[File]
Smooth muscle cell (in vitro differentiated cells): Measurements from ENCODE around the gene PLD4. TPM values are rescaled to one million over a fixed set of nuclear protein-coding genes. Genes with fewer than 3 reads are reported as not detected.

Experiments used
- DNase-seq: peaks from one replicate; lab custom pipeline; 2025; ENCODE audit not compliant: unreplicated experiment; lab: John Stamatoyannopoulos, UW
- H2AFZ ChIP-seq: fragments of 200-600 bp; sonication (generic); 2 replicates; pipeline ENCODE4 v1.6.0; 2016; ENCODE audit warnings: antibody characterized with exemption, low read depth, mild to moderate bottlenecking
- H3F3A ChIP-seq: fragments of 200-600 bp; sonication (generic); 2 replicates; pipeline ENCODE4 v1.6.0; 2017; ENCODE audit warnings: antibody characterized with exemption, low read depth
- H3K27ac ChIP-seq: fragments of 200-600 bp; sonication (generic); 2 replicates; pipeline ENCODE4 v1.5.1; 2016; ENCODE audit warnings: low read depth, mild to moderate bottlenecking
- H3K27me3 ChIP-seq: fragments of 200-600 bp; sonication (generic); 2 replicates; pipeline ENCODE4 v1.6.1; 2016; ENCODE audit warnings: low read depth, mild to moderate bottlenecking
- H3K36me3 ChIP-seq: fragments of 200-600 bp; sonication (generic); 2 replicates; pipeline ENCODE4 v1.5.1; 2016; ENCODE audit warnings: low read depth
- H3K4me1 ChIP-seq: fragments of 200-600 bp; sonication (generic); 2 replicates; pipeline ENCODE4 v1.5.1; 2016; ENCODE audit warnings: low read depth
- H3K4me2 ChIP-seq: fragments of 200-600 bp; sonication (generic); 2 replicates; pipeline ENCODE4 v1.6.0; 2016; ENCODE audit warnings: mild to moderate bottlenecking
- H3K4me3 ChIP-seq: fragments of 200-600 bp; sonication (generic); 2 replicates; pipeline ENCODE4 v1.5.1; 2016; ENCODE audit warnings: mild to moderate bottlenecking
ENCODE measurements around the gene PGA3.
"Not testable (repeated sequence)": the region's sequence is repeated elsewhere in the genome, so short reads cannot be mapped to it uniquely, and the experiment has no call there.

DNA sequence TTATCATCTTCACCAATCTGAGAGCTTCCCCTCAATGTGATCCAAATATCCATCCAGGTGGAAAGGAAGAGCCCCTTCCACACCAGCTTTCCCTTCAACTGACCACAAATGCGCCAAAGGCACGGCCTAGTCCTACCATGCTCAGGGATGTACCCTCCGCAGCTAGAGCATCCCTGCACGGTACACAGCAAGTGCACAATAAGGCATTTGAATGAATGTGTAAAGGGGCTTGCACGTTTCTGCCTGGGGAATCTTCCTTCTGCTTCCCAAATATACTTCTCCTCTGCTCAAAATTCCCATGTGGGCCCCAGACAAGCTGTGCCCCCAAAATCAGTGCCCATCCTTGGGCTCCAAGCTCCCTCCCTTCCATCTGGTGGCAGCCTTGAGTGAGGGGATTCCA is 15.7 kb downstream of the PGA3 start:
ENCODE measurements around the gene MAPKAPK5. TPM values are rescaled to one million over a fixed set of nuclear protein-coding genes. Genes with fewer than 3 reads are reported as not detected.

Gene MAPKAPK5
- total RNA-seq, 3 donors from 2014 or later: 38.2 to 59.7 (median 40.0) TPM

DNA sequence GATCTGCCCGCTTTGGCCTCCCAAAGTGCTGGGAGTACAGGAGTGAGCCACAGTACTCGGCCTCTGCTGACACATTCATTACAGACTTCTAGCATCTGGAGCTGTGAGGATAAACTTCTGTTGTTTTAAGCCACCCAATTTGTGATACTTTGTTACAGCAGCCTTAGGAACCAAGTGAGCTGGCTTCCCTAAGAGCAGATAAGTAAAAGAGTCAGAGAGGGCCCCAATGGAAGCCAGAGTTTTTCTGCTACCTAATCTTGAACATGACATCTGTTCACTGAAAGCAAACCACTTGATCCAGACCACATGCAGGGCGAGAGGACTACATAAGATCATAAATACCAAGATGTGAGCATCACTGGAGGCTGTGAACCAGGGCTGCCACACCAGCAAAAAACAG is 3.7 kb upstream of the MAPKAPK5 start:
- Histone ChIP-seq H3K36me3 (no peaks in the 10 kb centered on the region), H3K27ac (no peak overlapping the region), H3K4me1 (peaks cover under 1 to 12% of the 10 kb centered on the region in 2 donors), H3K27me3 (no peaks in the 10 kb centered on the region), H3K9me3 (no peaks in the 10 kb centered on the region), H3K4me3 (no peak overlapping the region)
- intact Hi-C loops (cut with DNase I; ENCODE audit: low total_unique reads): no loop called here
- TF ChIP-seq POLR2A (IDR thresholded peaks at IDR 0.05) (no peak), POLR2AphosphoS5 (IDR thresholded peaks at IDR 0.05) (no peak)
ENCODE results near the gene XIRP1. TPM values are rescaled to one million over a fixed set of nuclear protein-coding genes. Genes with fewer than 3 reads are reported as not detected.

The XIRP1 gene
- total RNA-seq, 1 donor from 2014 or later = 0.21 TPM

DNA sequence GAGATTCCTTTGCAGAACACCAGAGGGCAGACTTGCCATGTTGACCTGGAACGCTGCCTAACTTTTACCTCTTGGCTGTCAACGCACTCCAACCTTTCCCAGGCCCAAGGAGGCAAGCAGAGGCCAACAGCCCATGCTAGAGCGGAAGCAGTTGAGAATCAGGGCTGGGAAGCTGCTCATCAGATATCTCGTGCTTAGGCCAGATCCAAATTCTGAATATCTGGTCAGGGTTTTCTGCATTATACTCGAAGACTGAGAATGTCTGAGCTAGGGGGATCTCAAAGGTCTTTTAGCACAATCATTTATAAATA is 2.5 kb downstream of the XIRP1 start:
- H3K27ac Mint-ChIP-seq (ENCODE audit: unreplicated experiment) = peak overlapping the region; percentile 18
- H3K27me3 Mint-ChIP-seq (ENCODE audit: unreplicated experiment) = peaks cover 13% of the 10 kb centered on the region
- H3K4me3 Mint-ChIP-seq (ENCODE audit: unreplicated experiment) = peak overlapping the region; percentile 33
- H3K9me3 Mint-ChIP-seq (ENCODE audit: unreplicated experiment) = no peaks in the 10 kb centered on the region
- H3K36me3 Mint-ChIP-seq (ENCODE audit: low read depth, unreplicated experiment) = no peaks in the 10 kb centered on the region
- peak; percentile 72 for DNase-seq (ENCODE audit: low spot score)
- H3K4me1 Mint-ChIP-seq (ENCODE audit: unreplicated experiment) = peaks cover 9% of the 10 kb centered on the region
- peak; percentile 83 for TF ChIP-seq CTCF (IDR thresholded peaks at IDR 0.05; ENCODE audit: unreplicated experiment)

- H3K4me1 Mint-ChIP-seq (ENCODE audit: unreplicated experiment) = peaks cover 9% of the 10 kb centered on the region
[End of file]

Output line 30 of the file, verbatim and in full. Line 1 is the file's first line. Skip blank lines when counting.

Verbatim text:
- H3K36me3 Mint-ChIP-seq (ENCODE audit: low read depth, unreplicated experiment) = no peaks in the 10 kb centered on the region